This is a perfect opportunity for those interested in developing a career in underwater archaeology, or for those simply interested in a unique educational adventure that can be found through relatively few other venues. Find out more about the project and how to join by going to www.ecomuseodecavalleria.com.

Meeting Romans Up Close and Personal


Are you interested in excavating ancient human remains? Understanding our past is not complete without a direct examination of the actual people who created it. Here is a chance to literally meet some Romans up close and personal.

In 2010, a research team of scientists and student volunteers will be excavating a cluster of Roman tombs belonging to a cemetery located on the outskirts of the Roman city of Sanisera that was occupied from 123 B.C. to A.D. 550. The excavation is directed by Fernando Contreras, director of the Ecomuseum of the Cape of Cavalleria, and Thaïs Fadrique with the collaboration of specialists in physical anthropology and conservation.


The course runs seven hours a day which is divided between excavation of the tombs and laboratory work; studying and conservation of the human remains and other materials recovered during the excavation (The amount of time dedicated to lab work may vary each session depending on the state of the tombs excavated). Students will also participate in lectures, classes, exercises and excursion.

Participants will learn and apply excavation techniques used in physical anthropology when excavating tombs. In the laboratory, participants will follow guidelines set by an anthropologist and other specialists for the classification, study, and conservation of human remains and other related material found. Participants will also be given lectures on methodology, roman archaeology, physical anthropology, and conservation of archaeological materials. Participants will visit other archaeological sites on the island through organized excursions. Academic courses will be offered in both English and Spanish.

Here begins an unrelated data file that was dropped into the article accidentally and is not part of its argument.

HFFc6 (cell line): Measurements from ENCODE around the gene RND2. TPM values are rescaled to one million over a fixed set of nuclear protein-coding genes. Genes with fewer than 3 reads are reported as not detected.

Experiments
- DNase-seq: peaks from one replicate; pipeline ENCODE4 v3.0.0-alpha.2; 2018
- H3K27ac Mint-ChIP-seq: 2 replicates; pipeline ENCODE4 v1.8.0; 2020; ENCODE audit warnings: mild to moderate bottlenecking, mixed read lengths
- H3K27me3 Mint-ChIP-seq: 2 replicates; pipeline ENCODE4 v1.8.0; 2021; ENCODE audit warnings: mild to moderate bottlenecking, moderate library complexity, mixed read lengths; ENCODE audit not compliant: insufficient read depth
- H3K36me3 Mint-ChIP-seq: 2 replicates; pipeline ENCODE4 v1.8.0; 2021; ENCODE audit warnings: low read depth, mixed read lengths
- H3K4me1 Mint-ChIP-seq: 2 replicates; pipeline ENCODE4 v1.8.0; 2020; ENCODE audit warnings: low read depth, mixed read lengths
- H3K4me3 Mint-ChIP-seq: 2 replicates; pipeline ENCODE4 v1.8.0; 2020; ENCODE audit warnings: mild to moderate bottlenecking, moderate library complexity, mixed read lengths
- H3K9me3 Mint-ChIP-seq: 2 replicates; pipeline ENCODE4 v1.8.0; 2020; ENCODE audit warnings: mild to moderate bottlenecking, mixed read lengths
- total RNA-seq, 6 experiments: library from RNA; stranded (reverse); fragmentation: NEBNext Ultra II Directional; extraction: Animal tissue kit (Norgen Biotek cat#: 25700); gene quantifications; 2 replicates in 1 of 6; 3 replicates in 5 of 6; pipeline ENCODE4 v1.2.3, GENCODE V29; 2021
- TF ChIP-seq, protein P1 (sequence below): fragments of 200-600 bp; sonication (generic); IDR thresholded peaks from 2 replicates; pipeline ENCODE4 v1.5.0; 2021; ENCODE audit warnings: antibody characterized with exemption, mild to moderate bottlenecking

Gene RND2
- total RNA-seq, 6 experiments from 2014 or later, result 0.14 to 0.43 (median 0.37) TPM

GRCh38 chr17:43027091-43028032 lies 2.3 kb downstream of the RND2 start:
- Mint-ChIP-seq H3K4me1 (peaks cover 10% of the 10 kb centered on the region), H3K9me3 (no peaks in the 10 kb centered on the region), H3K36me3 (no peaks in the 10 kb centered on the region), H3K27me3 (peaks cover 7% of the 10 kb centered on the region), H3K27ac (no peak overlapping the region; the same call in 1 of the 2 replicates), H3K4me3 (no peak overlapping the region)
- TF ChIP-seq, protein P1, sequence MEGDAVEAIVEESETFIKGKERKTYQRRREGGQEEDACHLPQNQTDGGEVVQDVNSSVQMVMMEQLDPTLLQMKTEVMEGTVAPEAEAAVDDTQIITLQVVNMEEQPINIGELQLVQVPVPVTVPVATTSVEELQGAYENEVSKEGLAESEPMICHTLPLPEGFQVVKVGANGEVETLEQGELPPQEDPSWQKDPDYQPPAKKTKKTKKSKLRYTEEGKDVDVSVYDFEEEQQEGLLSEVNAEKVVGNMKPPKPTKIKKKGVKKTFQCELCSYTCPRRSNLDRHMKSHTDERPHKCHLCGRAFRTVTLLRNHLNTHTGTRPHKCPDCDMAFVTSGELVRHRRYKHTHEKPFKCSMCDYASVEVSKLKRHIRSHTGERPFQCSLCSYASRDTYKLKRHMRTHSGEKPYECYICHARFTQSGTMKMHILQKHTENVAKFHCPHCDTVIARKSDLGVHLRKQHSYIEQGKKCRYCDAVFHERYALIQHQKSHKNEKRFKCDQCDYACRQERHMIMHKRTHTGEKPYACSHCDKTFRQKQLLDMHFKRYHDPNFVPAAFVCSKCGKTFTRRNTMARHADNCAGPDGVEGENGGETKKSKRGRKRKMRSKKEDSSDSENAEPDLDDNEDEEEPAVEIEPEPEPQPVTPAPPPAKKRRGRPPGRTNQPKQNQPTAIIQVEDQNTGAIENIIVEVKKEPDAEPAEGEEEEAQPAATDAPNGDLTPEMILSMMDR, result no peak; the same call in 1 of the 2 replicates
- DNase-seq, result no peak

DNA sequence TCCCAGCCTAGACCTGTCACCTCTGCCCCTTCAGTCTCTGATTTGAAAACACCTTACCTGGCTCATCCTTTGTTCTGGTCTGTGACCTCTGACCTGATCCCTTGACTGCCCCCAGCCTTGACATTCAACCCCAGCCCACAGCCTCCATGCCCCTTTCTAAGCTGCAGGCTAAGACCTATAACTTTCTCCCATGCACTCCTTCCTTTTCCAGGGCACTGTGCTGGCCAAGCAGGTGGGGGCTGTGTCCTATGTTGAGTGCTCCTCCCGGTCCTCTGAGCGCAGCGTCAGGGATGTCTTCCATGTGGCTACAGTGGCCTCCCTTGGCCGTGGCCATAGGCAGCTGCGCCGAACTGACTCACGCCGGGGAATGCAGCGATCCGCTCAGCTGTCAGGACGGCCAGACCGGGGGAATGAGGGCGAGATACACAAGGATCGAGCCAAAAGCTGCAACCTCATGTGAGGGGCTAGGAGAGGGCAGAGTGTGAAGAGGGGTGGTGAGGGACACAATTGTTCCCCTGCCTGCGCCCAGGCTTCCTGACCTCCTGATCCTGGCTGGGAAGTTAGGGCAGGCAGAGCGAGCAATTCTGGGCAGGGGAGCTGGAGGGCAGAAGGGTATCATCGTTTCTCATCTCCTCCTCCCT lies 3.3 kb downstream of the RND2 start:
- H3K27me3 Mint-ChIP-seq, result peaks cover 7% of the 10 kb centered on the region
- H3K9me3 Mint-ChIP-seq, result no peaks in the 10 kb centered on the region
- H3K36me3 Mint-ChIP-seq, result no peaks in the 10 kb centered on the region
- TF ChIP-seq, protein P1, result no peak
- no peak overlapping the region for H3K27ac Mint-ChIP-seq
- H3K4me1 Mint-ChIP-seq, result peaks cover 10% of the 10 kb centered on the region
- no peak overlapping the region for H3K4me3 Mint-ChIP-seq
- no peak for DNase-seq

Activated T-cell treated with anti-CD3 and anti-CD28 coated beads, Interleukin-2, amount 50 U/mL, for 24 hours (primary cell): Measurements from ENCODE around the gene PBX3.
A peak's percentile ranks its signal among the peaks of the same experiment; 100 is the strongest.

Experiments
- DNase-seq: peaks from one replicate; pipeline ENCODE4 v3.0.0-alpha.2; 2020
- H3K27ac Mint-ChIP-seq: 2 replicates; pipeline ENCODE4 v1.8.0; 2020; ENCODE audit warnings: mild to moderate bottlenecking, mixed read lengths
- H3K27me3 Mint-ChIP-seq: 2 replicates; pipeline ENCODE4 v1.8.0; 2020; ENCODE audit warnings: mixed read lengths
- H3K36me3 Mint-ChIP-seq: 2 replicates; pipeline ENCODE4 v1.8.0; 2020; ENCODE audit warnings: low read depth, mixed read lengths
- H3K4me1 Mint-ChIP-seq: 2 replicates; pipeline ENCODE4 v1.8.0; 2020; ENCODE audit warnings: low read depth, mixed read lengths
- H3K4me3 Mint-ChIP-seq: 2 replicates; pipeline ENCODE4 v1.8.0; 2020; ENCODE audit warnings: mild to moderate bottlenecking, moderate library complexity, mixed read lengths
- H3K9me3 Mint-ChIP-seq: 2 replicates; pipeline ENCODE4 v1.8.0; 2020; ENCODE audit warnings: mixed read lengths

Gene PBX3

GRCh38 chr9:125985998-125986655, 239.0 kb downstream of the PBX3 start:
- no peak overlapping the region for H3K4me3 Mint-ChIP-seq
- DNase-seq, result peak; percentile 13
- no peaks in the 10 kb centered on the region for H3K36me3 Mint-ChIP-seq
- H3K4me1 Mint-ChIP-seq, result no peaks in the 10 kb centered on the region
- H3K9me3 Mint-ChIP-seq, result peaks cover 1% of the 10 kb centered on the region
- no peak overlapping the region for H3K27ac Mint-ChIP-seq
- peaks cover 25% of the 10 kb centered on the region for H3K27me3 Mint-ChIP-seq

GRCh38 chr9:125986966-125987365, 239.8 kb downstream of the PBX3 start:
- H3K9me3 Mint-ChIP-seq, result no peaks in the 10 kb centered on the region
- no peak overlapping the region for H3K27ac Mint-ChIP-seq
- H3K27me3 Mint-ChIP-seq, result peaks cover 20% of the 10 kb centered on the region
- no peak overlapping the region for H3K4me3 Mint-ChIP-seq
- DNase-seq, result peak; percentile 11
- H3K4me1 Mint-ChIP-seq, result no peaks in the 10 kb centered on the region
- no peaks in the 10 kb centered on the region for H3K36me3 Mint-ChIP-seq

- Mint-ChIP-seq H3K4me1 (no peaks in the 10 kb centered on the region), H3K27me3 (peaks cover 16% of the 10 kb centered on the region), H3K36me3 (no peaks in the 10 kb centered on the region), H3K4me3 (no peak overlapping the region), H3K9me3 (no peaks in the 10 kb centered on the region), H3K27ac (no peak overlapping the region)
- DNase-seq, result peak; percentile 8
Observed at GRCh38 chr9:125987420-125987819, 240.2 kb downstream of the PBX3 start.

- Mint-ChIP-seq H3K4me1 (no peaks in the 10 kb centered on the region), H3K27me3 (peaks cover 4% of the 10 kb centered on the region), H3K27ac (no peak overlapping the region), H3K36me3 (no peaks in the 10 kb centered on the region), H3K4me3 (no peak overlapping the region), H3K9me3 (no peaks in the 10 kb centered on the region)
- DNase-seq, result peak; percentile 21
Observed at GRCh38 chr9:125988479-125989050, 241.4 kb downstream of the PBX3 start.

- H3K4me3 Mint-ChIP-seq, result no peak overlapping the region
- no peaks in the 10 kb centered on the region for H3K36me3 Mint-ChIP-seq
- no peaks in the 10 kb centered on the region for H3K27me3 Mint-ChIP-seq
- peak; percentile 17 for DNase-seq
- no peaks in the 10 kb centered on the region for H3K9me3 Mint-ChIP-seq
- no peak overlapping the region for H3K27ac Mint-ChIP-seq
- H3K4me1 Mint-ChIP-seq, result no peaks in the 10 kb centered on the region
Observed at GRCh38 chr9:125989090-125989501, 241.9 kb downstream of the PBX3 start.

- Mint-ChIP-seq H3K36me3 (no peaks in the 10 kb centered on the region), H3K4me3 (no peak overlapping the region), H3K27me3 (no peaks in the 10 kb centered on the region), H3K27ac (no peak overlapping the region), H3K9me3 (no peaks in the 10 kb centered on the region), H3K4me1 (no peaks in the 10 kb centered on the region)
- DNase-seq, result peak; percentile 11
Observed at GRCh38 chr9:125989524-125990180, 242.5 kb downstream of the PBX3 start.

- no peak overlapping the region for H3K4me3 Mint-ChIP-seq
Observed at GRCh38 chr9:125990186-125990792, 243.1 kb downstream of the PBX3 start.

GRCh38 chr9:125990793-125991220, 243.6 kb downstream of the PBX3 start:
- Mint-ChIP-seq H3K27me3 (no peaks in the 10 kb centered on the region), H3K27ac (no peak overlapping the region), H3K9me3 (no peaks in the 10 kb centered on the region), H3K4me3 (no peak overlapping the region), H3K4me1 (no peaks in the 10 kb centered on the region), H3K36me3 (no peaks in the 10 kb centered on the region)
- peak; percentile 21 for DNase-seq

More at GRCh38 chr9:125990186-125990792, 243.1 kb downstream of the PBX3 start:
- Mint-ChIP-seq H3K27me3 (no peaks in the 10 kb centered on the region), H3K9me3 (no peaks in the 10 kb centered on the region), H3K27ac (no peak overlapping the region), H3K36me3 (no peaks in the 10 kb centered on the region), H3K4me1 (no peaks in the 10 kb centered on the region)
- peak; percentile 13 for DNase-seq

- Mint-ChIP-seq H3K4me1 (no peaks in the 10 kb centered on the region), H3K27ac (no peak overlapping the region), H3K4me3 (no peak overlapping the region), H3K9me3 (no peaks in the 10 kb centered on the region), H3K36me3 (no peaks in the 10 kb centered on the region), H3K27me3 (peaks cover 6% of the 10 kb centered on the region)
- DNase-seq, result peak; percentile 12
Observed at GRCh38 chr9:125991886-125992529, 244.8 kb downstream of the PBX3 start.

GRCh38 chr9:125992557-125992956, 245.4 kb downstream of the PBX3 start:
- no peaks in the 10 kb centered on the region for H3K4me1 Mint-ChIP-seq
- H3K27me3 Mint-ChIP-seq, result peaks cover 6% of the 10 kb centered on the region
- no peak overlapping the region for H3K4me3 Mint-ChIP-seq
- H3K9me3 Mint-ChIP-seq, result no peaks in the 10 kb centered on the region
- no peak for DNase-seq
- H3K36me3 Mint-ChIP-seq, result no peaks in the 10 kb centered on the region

If you're interested in joining the team, go to www.ecomuseodecavalleria.com to find out more. You may be surprised about how much can be learned about ancient lives by just studying their bones and how they were buried!

Investigating the Roman City at Sanisera


As early as 123 B.C., the Roman army had reached and conquered Menorca of the Balearic Mediterranean islands. Now a part of Spain, Menorca became at that time a part of the vast Roman empire. It was ruled by Rome for at least 600 years. On one of those islands, they had established three cities, one of which is known today as Sanisera. Built around the port of Sanitja, it flourished as a commercial maritime center, receiving ships traveling from present-day Spain to Italy and from present-day France to Africa. The impressiveness of Sanisera can be appreciated in the present by the quantity and quality of the amphoras and other roman artifacts that have been found in recent excavations. Sanisera is situated in a spectacular natural reserve next to the Ecomuseum of the Cape of Cavalleria, which, along with the Sanitja Association, is sponsoring archaeological excavations at the ancient site.

Under the direction of Director Fernando Contreras, a team of archaeologists, students and volunteers with be conducting systematic excavation and research at the site from March 29 to October 31, 2010 to uncover more of what made this city such an important Roman settlement and center of maritime activity. Students will learn and gain experience in excavation using the Harris Matrix. Various instruments and tools will be used to record stratigraphy and document the plans and photographs of the excavation. In the museum laboratory, students will study excavated material and learn basic techniques of artifact recording, focusing on Roman pottery. In addition to the daily excavation and laboratory work, students will also participate in conferences on methodology and Roman archaeology, and will visit other museums and archaeological sites on the island. Academic courses will be offered in both English and Spanish.